By the way, we heard similar arguments against publishing last year's reporting on the NSA eavesdropping program. We were told then that our article would mean the death of that program. We were told that telecommunications companies would — if the public knew what they were doing — withdraw their cooperation. To the best of my knowledge, that has not happened. While our coverage has led to much public debate and new congressional oversight, to the best of our knowledge the eavesdropping program continues to operate much as it did before. Members of Congress have proposed to amend the law to put the eavesdropping program on a firm legal footing. And the man who presided over it and defended it was handily confirmed for promotion as the head of the CIA.

A secondary argument against publishing the banking story was that publication would lead terrorists to change tactics. But that argument was made in a half-hearted way. It has been widely reported — indeed, trumpeted by the Treasury Department — that the U.S. makes every effort to track international financing of terror. Terror financiers know this, which is why they have already moved as much as they can to cruder methods. But they also continue to use the international banking system, because it is immeasurably more efficient than toting suitcases of cash.

I can appreciate that other conscientious people could have gone through the process I've outlined above and come to a different conclusion. But nobody should think that we made this decision casually, with any animus toward the current Administration, or without fully weighing the issues.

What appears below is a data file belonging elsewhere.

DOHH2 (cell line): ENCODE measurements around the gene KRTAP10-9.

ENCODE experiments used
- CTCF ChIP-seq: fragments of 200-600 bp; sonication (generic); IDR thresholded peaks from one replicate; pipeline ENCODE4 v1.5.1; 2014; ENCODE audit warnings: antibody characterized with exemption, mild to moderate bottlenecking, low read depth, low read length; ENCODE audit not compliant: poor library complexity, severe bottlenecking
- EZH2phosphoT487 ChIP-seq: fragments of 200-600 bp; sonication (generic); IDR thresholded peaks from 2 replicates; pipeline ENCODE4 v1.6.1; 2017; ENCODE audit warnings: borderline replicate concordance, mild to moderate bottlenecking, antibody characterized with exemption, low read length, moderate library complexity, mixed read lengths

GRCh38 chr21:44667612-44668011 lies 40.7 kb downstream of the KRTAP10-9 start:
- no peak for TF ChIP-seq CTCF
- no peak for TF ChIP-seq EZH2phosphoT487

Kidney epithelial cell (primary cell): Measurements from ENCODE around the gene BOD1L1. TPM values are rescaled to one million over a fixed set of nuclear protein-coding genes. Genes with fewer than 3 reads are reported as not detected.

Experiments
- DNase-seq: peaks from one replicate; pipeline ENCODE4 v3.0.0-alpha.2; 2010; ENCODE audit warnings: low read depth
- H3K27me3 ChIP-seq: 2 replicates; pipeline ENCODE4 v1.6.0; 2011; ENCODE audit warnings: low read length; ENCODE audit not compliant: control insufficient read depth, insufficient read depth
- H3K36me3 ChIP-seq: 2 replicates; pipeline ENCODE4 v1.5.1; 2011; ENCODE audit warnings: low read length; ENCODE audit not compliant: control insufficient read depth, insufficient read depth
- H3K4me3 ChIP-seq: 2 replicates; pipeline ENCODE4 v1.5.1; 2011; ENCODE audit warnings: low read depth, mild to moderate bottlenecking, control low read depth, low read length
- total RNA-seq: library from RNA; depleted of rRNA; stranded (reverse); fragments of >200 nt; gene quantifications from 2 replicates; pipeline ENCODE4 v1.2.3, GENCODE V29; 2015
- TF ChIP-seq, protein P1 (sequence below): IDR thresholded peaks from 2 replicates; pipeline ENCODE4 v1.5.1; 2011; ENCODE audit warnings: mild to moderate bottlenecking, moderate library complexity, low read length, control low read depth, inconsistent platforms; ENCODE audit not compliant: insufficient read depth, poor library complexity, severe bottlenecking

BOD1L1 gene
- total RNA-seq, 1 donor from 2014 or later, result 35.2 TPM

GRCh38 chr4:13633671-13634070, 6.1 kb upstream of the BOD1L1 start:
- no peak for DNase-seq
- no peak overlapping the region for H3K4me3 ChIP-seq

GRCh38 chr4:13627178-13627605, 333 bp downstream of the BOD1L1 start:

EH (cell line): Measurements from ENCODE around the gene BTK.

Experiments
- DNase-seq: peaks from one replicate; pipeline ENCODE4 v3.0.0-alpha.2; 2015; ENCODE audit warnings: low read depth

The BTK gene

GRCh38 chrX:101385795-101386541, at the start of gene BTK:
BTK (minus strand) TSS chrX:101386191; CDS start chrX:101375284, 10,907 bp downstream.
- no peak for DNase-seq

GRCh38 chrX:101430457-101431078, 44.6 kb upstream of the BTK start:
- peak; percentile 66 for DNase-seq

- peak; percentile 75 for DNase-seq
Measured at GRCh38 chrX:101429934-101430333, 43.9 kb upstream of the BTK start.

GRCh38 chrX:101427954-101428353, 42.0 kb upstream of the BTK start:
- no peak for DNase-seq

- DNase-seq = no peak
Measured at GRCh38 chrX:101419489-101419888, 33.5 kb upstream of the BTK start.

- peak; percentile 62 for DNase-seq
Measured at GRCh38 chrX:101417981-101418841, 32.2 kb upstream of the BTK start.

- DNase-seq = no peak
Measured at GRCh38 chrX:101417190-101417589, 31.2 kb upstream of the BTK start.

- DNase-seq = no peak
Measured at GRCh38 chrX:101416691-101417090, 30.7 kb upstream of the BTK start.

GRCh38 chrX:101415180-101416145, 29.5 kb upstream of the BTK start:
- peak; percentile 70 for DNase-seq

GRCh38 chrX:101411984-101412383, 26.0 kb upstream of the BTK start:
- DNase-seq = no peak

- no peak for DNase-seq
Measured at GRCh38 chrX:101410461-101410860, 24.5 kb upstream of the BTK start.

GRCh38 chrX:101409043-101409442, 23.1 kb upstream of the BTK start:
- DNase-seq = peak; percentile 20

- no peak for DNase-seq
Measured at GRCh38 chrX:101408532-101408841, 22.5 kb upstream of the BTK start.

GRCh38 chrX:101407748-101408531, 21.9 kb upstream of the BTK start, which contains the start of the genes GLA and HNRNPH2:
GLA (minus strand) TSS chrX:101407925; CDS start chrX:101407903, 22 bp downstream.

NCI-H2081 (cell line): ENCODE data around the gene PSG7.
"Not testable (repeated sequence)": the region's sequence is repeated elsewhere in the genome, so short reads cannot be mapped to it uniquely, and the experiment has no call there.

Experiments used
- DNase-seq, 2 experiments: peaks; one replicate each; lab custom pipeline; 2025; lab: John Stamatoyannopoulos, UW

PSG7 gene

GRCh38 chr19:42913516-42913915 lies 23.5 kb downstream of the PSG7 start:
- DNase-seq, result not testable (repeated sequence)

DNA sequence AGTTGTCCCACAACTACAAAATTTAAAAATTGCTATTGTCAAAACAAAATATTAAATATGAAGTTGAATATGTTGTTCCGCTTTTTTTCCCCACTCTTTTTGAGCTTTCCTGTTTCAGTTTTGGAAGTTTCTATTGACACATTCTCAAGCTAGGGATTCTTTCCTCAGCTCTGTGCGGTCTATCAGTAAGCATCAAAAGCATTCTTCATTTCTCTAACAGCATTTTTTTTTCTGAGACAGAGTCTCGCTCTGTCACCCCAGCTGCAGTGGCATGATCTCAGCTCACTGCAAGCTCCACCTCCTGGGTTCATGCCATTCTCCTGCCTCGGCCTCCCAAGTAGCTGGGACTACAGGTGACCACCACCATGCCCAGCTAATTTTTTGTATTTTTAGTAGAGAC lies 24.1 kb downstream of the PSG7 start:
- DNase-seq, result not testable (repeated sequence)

Thanks for writing.

Bill Keller

Sunday, June 25, 2006

Palestinian Terrorist Group Claims WMD's... and Publicly Threatens to Use Them!

If these published statements proves to be true, it will undoubtedly change the nature of the Middle East conflict and could lead to tragic results for Palestinian populations in the Gaza Strip. If indeed Palestinian WMD’s (chemical/biological) are fired by rocket into Israel as threatened, Israel may be left with no alternative but to clear out large Palestinian populations from Gaza into Egypt precipitating the largest crisis since 1967. The blatant Palestinian irresponsibility of threats to use WMD’s against Israel is truly mind-boggling, with potentially profound negative implications. Let's hope that this report in the Jerusalem Post and elsewhere is unfounded.

Why Did Bush Blink on Iran? (Ask Condi)
Khobar Towers: many stones left unturnd
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The New York Times at War With America
Saddam's WMD's
The Extremist Is Never Alone
Life in an Islamist US

Saturday, June 24, 2006

The New York Times: Working Hard for the Enemy